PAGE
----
I share John’s story with you today less because of his untimely death and far more because of the legacy that he left to me and my colleagues in ministry who knew him so well. Quite often as seminarians and as young priests when we’d be together for a meeting or for some down time, we’d spend our time discussing hotbed issues of the day, our own pet peeves, and all sorts of things that from the vantage point of life years later, really weren’t battles worth fighting.
John was a man of few words. In the midst of such conversations, most of the time John would just listen. Occasionally he’d say something. And when he did, he’d bring our discussions and arguments to a close by asking this one question that has reverberated in my mind and heart for years as a priest and as a bishop: “Gentlemen – stop and listen to yourselves! Whose kingdom are you building? Your own? Or God’s?”
More than anything else, today’s gospel confronts us with the reality of our lives as disciples of Jesus and the urgency of living its message and building God’s kingdom. Jesus’ message, however, is not one of dread. It’s a message of hope.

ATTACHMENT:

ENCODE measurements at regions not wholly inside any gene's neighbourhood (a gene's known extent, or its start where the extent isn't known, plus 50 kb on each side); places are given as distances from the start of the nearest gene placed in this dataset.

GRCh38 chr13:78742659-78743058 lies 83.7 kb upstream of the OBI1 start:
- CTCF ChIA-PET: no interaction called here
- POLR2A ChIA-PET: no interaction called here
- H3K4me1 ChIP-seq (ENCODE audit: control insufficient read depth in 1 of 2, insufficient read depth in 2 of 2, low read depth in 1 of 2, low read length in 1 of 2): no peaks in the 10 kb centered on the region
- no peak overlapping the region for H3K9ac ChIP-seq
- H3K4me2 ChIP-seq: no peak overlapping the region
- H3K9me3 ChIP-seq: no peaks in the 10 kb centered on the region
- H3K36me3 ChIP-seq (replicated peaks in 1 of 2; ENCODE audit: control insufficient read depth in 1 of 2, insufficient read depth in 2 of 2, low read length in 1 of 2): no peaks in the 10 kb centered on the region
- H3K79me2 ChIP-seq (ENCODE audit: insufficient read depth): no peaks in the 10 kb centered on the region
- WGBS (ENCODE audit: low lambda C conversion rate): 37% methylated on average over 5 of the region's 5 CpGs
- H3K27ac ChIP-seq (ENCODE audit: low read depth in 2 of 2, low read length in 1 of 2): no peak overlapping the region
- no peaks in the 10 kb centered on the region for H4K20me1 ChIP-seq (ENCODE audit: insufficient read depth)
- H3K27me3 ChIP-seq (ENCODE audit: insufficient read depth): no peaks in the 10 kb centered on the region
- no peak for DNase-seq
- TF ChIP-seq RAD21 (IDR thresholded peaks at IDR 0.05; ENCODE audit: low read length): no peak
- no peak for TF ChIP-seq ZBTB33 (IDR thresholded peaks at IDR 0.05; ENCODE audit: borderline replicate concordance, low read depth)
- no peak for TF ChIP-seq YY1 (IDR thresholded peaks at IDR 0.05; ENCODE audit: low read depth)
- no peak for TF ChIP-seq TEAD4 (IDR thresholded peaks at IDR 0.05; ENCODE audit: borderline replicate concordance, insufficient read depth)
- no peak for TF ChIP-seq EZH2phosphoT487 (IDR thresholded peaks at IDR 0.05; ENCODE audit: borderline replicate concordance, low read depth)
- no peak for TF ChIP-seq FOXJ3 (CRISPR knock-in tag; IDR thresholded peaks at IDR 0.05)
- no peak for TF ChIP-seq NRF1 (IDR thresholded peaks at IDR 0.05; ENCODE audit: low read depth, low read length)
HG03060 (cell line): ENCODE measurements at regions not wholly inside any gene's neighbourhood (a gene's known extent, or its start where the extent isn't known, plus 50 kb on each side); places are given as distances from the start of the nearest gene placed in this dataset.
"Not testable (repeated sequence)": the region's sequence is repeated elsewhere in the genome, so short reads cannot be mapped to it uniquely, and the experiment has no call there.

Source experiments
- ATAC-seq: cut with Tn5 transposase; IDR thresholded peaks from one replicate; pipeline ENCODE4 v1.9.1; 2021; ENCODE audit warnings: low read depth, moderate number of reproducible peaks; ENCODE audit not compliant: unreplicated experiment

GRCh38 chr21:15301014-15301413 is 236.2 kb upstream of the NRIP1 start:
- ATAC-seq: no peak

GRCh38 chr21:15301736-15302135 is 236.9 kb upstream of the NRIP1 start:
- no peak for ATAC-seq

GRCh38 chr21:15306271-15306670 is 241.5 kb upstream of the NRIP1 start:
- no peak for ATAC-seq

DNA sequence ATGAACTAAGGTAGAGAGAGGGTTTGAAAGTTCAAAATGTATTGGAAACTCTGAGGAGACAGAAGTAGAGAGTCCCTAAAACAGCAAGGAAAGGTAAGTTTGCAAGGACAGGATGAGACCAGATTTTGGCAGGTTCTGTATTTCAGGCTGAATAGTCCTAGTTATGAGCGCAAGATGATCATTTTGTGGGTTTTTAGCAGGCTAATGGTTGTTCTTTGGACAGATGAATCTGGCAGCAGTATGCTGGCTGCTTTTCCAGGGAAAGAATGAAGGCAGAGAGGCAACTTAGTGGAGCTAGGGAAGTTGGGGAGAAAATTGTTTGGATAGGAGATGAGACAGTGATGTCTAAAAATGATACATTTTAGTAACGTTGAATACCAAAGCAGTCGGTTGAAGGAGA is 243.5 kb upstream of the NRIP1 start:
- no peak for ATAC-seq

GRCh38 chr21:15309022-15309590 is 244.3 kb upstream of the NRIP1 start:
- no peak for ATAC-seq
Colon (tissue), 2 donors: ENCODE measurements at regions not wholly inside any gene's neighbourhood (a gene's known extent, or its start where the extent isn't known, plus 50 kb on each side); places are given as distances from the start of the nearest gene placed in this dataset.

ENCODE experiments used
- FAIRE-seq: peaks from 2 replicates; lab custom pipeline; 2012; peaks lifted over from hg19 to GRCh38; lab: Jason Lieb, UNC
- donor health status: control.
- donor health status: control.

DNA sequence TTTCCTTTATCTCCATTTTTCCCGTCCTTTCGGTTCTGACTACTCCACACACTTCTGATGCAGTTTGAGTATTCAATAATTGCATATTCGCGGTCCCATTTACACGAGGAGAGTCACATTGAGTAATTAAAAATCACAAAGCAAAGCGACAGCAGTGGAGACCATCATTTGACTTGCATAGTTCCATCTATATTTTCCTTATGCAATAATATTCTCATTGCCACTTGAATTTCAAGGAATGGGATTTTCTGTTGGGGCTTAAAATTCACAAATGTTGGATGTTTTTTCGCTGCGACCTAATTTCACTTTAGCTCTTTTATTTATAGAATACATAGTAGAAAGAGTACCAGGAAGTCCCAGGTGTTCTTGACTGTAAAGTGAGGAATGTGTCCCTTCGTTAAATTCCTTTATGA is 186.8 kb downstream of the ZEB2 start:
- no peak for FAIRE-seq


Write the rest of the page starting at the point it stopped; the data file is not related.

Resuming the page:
There will always be unsettling signs in every age. Jesus’ response to such signs, however, is a simple one. Don’t worry about them! Instead, consider carefully on how you – and I – live our lives as disciples. … Recall Jesus’ words reminding us that we will be judged less on how reverently we worship and how precisely we articulate our beliefs – and much more on the simple acts of mercy that we’ve embraced in our lives. “When I was hungry, you gave me food. When I was thirsty, you gave me drink. Ill and you comforted me.”
How providential that on this day of remembrance and thanksgiving, the Word of God invites us to reflect upon the challenge that we have all received to embrace Jesus’ example of selfless love and service in our lives as disciples. For fifty years, Mercy Center – and more importantly, the Sisters of Mercy and so many others who have ministered with them – have provided life-giving care, faithful accompaniment, and selfless love and service to aged and frail sisters and lay residents. What a blessing Mercy Center has been to the countless numbers of lives that have been touched by the grace of God through the hands and hearts of God’s faithful servants.
While change is never easy and we grieve the loss of that which is comfortable and familiar, may our prayer today around this table of the Lord be one of gratitude and hope: gratitude for all that has been and hope for what will be through the grace and goodness of God.
For ultimately, sisters and brothers, in these latter days of the Church year, we’re challenged to seek the lasting things of God that will always remain – the things of the heart – rooted in Jesus’ example of selfless love, service, mercy and forgiveness. In the end, the only thing that will matter is whose kingdom we occupied our time building. … Our own. … Or God’s.